iSixSigma

PFMEA Applicability in Job Shop

Six Sigma – iSixSigma Forums Old Forums General PFMEA Applicability in Job Shop

Viewing 8 posts - 1 through 8 (of 8 total)
  • Author
    Posts
  • #38709

    Antoine
    Participant

    I have one simple question : how do you manage to use the PFMEA in a job shop, where hundreds of different processes are regularly used and where over 1000 different parts are manufactured?
    We are a major part supplier for many truck and automotive company and we are not using PFMEA as effenciently as it should be. We would certainly need all the benefits from a well-tuned PFMEA system.
    One of our customer suggested to build PFMEA on machines or operations since we have to much parts to monitor. But we’re wondering how can we get specific enough to effenciently control and improve specific processes and parts.
    Does anyone have some experience on that matter, or would have some suggestions? Thanks.

    0
    #116288

    Deep
    Participant

    Did you try grouping parts that has same operations? Try grouping the parts and make FMEA for the group.

    0
    #116765

    tundrafrost
    Member

    The key word is process, break down each process as to potential failures.

    0
    #116766

    tundrafrost
    Member

    The key word is process, break down each process as to potential failures.

    0
    #116770

    Thaly
    Member

    Are you convinced that any kind of PMs dont work for you? I don’t believe PFMEA is the right way to approach your problem, and I work in a very similar type of company as you. There are no documented benefits of using APQP as far as I know. I like to think of APQP as purchasing automobile insurance. If you have an expensive vehicle and you are an inexperienced driver, you’d purchase an expensive and comprehensive insurance. If you are an experienced driver and your vehicle is a 85 Honda, the state minimum shall suffice.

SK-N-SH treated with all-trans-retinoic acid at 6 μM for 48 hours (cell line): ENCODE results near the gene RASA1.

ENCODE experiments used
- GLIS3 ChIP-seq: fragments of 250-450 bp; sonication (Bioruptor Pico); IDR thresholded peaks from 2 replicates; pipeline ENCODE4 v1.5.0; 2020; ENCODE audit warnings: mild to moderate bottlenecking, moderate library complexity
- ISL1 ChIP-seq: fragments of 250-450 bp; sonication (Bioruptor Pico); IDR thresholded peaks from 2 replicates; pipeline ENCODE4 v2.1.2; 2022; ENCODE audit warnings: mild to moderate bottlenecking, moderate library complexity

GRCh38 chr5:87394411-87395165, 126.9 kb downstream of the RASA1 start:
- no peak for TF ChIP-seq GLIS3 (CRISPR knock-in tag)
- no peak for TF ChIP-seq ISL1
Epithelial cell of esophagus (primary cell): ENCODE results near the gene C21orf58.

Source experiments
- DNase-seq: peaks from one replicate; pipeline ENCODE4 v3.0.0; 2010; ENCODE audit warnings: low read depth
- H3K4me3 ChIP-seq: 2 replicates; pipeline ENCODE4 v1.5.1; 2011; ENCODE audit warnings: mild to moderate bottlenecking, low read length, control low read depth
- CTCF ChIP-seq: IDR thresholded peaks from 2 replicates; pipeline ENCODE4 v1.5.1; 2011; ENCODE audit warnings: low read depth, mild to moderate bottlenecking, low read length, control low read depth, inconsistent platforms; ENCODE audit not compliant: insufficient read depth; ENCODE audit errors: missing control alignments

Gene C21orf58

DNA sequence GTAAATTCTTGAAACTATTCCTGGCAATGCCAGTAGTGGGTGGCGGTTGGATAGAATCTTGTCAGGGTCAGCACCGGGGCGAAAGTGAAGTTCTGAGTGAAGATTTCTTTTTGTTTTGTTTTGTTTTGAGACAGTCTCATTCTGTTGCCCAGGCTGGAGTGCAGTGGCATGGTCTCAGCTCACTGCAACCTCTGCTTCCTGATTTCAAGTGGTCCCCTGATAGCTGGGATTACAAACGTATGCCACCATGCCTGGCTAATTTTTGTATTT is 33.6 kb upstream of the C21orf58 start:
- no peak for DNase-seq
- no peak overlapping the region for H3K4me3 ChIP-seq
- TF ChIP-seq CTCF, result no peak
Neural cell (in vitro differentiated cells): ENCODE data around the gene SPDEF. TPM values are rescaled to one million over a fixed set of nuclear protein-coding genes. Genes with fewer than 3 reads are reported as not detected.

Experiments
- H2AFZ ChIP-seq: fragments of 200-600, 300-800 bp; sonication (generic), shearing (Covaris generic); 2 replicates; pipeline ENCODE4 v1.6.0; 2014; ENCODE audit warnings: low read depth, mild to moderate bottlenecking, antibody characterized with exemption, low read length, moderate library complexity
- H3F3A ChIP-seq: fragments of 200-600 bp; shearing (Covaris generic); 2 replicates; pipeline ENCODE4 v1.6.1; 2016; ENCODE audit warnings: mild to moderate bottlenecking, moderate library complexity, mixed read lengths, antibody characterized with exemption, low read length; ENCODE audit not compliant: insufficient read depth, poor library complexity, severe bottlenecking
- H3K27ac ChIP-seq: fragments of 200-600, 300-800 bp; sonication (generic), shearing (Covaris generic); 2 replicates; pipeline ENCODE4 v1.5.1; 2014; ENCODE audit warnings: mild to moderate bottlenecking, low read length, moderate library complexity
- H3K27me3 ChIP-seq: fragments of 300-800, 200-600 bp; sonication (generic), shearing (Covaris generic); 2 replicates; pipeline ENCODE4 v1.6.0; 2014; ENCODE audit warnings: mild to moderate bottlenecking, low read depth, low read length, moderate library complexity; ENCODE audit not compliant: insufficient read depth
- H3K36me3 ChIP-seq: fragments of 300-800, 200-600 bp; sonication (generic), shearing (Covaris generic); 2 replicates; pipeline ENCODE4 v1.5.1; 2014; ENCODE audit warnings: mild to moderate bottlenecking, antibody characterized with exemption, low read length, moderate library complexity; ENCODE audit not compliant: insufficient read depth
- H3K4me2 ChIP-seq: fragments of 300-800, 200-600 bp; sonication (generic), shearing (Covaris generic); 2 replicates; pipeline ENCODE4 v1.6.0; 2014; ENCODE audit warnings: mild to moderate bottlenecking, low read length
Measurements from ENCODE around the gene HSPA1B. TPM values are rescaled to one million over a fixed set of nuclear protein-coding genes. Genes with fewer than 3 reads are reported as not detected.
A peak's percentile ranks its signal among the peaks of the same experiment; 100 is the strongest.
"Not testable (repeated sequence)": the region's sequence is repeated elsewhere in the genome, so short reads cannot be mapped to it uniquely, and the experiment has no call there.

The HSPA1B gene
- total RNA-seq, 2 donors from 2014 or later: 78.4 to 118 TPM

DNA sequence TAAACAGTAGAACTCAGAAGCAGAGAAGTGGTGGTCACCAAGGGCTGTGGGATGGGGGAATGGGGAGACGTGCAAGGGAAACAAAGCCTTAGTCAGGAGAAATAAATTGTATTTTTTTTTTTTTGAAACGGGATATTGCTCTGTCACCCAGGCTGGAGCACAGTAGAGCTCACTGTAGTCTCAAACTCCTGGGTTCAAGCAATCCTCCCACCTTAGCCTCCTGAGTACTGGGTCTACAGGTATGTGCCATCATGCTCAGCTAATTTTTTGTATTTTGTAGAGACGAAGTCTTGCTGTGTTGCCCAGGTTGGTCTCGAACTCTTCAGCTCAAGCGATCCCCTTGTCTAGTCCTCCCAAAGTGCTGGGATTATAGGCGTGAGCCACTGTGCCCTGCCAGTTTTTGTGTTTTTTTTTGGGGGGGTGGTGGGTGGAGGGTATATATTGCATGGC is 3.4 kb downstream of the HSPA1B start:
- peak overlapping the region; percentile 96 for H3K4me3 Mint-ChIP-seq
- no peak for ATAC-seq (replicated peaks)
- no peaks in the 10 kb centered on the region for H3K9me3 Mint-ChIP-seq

1. PFMEA is supposed to be a live document. you will find it very hard to keep it so, especially in your case.
    2. PFMEA does very little to improve your process efficiently.
    3. It is expensive and requires a lot of focussed team work.
    4. PFMEA will only be as good as the knowledge of the most experienced team member.
    5. The only place you should use it is when you know that the part you are producing is a highly critical part and you can justify the cost of creating a FMEA and keeping it alive.

    0
    #116799

    Ashman
    Member

    Antoine,
    Generic Process maps and FMEA’s for job shops may satisfy internal or external customer requirements, but can sometimes do little for the company when trying to prevent rework and scrap. They will however serve as a decent starting point for a part specific process map and FMEA.
    We are required by one of our customers to perform these FMEA’s, and used to supply them with generic process maps and FMEA’s that focused on the process only. We all know however that different parts have different requirements and behave differently when being manufactured. Process specific FMEA’s will not cover all the nuances of each part, leaving the company’s risk for rework and scrap high. They did not prevent all the issues.
    However, If you develop a set of process specific maps and FMEA’s, then append them to cover all the things that can go wrong with the part, you prevention will be greater. This however is time consuming up front, but will pay off in the long run.
    Probably not the answer you wanted to hear. Good Luck

    0
    #123649

    mocons
    Participant

    I am a Project Engineer in a similar situation, and I break down the possible FMEAs by process when I quote the parts initially. I agree that the only FMEA’s that are kept “Live” are those that are for major parts… those that are most important economically to our company. We have far fewer processes than parts. But I also agree that not all failure modes might be anticipated. FMEA’s still are valuable tools.

    0
    #123650

    Da Rovester
    Participant

    Hi Thaly,
    We are also a Job Shop, OEM Manufacturer and it was communicated to me, by a Sr. QE that PFMEA is required to determine the sample size of a qualification run – PQ. Is such a time intensive and expensive project really required for sample size determination?  Please advise.
    Thanks.

    0
Viewing 8 posts - 1 through 8 (of 8 total)

The forum ‘General’ is closed to new topics and replies.